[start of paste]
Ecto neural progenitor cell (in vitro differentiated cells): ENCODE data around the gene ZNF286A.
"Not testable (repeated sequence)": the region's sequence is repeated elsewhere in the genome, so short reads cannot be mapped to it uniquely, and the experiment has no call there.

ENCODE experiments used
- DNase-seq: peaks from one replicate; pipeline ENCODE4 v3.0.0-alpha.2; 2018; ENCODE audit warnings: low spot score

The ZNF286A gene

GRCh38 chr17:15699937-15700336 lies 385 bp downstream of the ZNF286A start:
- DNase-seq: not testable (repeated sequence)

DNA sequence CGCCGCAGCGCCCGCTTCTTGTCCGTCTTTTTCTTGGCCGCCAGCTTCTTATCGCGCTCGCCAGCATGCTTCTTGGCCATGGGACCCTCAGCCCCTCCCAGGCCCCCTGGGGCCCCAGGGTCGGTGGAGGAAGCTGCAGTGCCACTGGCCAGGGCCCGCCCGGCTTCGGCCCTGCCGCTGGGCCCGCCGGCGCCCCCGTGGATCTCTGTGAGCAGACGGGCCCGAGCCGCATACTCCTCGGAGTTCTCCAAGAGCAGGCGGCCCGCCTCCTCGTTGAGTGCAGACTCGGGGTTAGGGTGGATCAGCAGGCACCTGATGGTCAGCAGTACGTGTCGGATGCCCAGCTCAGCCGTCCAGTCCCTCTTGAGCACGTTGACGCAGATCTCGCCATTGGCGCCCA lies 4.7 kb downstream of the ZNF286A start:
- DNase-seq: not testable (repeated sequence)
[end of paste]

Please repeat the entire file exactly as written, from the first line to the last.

Ecto neural progenitor cell (in vitro differentiated cells): ENCODE data around the gene ZNF286A.
"Not testable (repeated sequence)": the region's sequence is repeated elsewhere in the genome, so short reads cannot be mapped to it uniquely, and the experiment has no call there.

ENCODE experiments used
- DNase-seq: peaks from one replicate; pipeline ENCODE4 v3.0.0-alpha.2; 2018; ENCODE audit warnings: low spot score

The ZNF286A gene

GRCh38 chr17:15699937-15700336 lies 385 bp downstream of the ZNF286A start:
- DNase-seq: not testable (repeated sequence)

DNA sequence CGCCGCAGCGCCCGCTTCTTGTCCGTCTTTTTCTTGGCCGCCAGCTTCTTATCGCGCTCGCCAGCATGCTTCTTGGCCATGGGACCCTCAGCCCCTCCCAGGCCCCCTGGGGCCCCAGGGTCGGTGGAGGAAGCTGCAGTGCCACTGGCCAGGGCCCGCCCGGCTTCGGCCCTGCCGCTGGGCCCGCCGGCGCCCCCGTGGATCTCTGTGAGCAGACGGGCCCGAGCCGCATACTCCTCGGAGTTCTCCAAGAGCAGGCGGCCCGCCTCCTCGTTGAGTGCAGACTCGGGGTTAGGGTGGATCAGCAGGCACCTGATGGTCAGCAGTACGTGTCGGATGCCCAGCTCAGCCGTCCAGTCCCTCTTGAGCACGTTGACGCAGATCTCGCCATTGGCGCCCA lies 4.7 kb downstream of the ZNF286A start:
- DNase-seq: not testable (repeated sequence)